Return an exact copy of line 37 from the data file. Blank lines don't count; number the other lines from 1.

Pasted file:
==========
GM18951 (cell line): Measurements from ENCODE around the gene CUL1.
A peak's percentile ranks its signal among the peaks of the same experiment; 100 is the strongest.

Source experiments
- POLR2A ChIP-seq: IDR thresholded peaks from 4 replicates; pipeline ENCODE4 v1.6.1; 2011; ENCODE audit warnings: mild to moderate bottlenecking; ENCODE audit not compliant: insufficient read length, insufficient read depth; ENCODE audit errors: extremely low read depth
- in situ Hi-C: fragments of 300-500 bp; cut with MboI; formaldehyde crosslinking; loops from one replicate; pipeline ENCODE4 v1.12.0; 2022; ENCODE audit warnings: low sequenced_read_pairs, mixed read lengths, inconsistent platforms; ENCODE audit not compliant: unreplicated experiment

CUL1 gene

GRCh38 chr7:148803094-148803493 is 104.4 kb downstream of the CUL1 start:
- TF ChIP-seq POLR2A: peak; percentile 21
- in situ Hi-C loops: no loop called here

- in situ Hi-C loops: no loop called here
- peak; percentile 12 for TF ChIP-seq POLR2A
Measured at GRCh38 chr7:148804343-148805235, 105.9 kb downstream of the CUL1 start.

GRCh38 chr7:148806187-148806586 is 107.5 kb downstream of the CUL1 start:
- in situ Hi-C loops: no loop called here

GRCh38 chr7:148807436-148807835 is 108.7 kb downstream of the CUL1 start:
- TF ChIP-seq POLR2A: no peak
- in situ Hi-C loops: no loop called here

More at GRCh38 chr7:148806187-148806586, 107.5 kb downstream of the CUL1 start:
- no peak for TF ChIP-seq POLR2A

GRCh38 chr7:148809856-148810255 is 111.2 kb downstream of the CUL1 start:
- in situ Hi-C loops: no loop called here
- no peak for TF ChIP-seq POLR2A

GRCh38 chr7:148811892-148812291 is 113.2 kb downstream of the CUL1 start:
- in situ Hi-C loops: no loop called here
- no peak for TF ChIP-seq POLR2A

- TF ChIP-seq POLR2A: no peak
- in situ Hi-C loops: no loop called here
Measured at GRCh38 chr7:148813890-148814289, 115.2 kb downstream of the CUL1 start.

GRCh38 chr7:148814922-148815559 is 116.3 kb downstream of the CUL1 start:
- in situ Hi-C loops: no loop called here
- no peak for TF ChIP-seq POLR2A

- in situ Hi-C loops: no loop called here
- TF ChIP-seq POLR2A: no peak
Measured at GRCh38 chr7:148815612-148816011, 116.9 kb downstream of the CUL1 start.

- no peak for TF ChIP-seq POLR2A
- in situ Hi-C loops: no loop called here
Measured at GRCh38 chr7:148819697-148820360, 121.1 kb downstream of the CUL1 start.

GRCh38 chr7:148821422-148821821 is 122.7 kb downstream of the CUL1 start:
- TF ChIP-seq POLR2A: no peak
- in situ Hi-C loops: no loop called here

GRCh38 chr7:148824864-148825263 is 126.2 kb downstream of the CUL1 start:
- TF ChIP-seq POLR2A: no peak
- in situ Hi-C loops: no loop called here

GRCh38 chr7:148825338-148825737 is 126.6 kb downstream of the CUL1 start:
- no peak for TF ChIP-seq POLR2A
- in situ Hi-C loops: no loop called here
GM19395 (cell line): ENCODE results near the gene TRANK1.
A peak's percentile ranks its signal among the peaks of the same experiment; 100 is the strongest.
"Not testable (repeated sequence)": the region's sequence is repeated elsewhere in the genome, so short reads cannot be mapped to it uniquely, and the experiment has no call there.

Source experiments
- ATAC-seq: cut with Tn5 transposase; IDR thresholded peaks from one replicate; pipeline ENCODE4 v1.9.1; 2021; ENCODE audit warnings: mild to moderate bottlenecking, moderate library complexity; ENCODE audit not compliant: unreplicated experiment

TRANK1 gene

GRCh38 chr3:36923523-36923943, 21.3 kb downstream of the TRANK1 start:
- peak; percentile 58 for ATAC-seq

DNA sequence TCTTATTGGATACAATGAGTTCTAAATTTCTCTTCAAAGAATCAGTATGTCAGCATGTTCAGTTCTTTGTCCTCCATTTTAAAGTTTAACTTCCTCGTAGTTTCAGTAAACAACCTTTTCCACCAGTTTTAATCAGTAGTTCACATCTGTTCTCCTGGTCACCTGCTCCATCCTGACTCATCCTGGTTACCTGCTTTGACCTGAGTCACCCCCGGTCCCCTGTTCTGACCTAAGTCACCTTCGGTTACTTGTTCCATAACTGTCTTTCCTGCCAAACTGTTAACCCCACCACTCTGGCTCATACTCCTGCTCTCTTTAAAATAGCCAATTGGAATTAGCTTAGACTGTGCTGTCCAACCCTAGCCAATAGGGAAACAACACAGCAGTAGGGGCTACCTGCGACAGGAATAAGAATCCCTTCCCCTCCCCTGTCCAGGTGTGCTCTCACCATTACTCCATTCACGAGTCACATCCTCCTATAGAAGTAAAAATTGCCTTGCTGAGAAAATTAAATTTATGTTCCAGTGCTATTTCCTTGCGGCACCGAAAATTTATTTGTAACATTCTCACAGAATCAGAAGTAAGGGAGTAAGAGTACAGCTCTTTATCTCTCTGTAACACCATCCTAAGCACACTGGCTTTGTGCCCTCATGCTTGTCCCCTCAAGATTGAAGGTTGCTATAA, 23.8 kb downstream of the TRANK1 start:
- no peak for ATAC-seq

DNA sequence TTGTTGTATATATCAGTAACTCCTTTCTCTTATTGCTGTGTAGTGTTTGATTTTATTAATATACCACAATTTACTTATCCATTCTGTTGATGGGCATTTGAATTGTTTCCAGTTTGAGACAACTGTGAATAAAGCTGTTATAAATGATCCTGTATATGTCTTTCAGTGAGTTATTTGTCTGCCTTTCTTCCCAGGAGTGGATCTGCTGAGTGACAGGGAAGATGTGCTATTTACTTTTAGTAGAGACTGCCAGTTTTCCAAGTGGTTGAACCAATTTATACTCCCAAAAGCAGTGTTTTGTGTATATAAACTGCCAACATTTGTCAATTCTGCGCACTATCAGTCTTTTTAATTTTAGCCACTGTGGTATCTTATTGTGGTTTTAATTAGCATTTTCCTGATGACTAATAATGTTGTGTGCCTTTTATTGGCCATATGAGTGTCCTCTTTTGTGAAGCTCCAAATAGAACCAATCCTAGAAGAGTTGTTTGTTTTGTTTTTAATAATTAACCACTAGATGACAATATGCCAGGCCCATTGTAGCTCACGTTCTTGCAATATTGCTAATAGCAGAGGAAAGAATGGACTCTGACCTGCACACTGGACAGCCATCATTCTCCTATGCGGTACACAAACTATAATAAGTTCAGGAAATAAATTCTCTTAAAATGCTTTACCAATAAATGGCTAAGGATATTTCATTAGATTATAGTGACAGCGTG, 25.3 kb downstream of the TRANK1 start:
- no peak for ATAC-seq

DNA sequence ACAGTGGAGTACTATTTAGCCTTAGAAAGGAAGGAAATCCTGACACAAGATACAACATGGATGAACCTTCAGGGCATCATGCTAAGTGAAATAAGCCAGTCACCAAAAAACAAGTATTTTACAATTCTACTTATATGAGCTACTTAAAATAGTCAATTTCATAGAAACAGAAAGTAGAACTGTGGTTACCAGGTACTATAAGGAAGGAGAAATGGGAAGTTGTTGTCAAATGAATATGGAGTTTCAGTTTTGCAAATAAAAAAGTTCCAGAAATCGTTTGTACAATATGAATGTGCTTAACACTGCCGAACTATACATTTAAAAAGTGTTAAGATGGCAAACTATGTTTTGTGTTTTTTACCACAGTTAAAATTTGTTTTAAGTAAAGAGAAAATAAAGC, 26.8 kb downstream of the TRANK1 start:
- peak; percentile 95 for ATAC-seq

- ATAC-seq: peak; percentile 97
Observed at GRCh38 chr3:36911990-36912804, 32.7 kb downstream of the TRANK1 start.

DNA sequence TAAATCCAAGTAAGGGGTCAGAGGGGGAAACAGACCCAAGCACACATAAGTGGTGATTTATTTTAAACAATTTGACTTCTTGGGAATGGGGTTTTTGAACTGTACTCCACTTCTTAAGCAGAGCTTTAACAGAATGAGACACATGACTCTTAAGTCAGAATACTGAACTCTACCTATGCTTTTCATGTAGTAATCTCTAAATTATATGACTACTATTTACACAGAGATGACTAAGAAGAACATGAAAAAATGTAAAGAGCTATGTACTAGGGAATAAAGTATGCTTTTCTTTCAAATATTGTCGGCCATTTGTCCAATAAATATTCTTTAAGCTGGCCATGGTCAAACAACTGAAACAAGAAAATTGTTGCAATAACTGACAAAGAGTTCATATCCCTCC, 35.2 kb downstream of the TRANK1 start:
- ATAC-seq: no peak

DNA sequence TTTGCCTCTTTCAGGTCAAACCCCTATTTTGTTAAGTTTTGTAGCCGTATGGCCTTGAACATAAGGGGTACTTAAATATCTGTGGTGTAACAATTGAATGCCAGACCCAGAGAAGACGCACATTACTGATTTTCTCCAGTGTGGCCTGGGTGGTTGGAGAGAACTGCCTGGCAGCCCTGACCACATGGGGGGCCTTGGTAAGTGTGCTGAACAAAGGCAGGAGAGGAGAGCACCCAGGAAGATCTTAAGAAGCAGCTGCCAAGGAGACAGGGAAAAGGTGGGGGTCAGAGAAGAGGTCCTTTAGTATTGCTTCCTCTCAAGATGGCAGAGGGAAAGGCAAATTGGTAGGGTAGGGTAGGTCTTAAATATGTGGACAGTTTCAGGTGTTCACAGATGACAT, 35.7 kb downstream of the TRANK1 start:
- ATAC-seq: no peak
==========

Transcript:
Measured at GRCh38 chr7:148819697-148820360, 121.1 kb downstream of the CUL1 start.